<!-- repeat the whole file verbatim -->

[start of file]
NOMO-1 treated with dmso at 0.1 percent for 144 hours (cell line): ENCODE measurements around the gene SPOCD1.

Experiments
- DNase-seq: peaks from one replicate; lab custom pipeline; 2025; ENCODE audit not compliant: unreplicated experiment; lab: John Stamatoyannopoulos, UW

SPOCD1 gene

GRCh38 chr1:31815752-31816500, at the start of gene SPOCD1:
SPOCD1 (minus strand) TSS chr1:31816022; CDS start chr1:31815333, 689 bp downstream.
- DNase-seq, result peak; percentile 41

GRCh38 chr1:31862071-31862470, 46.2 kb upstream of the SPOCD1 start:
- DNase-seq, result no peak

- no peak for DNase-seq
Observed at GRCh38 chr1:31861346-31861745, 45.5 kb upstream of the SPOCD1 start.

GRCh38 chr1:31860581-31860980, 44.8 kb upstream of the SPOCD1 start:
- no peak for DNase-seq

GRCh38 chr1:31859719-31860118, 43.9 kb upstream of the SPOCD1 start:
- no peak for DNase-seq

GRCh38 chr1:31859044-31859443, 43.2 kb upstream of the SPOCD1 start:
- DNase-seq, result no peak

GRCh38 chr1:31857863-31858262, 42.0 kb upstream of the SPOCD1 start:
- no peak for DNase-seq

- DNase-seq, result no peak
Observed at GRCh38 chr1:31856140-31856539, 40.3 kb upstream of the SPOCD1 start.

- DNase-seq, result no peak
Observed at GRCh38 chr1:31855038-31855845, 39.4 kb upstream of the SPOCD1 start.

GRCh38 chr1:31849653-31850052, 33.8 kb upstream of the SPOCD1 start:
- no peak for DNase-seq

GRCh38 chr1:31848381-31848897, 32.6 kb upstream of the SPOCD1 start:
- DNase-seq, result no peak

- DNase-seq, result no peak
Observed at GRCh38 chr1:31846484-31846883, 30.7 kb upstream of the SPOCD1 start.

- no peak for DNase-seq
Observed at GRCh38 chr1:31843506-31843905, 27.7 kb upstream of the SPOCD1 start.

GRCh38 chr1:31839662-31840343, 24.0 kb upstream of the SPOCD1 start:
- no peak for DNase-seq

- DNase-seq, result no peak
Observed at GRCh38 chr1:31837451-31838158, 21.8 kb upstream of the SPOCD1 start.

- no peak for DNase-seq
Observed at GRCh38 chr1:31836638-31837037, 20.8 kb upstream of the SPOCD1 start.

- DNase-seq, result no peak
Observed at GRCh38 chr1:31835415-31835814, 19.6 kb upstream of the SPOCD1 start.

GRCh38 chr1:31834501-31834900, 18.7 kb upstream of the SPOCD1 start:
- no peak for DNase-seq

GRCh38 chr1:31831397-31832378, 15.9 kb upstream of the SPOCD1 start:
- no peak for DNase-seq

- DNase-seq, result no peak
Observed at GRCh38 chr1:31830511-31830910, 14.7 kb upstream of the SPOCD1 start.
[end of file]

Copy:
NOMO-1 treated with dmso at 0.1 percent for 144 hours (cell line): ENCODE measurements around the gene SPOCD1.

Experiments
- DNase-seq: peaks from one replicate; lab custom pipeline; 2025; ENCODE audit not compliant: unreplicated experiment; lab: John Stamatoyannopoulos, UW

SPOCD1 gene

GRCh38 chr1:31815752-31816500, at the start of gene SPOCD1:
SPOCD1 (minus strand) TSS chr1:31816022; CDS start chr1:31815333, 689 bp downstream.
- DNase-seq, result peak; percentile 41

GRCh38 chr1:31862071-31862470, 46.2 kb upstream of the SPOCD1 start:
- DNase-seq, result no peak

- no peak for DNase-seq
Observed at GRCh38 chr1:31861346-31861745, 45.5 kb upstream of the SPOCD1 start.

GRCh38 chr1:31860581-31860980, 44.8 kb upstream of the SPOCD1 start:
- no peak for DNase-seq

GRCh38 chr1:31859719-31860118, 43.9 kb upstream of the SPOCD1 start:
- no peak for DNase-seq

GRCh38 chr1:31859044-31859443, 43.2 kb upstream of the SPOCD1 start:
- DNase-seq, result no peak

GRCh38 chr1:31857863-31858262, 42.0 kb upstream of the SPOCD1 start:
- no peak for DNase-seq

- DNase-seq, result no peak
Observed at GRCh38 chr1:31856140-31856539, 40.3 kb upstream of the SPOCD1 start.

- DNase-seq, result no peak
Observed at GRCh38 chr1:31855038-31855845, 39.4 kb upstream of the SPOCD1 start.

GRCh38 chr1:31849653-31850052, 33.8 kb upstream of the SPOCD1 start:
- no peak for DNase-seq

GRCh38 chr1:31848381-31848897, 32.6 kb upstream of the SPOCD1 start:
- DNase-seq, result no peak

- DNase-seq, result no peak
Observed at GRCh38 chr1:31846484-31846883, 30.7 kb upstream of the SPOCD1 start.

- no peak for DNase-seq
Observed at GRCh38 chr1:31843506-31843905, 27.7 kb upstream of the SPOCD1 start.

GRCh38 chr1:31839662-31840343, 24.0 kb upstream of the SPOCD1 start:
- no peak for DNase-seq

- DNase-seq, result no peak
Observed at GRCh38 chr1:31837451-31838158, 21.8 kb upstream of the SPOCD1 start.

- no peak for DNase-seq
Observed at GRCh38 chr1:31836638-31837037, 20.8 kb upstream of the SPOCD1 start.

- DNase-seq, result no peak
Observed at GRCh38 chr1:31835415-31835814, 19.6 kb upstream of the SPOCD1 start.

GRCh38 chr1:31834501-31834900, 18.7 kb upstream of the SPOCD1 start:
- no peak for DNase-seq

GRCh38 chr1:31831397-31832378, 15.9 kb upstream of the SPOCD1 start:
- no peak for DNase-seq

- DNase-seq, result no peak
Observed at GRCh38 chr1:31830511-31830910, 14.7 kb upstream of the SPOCD1 start.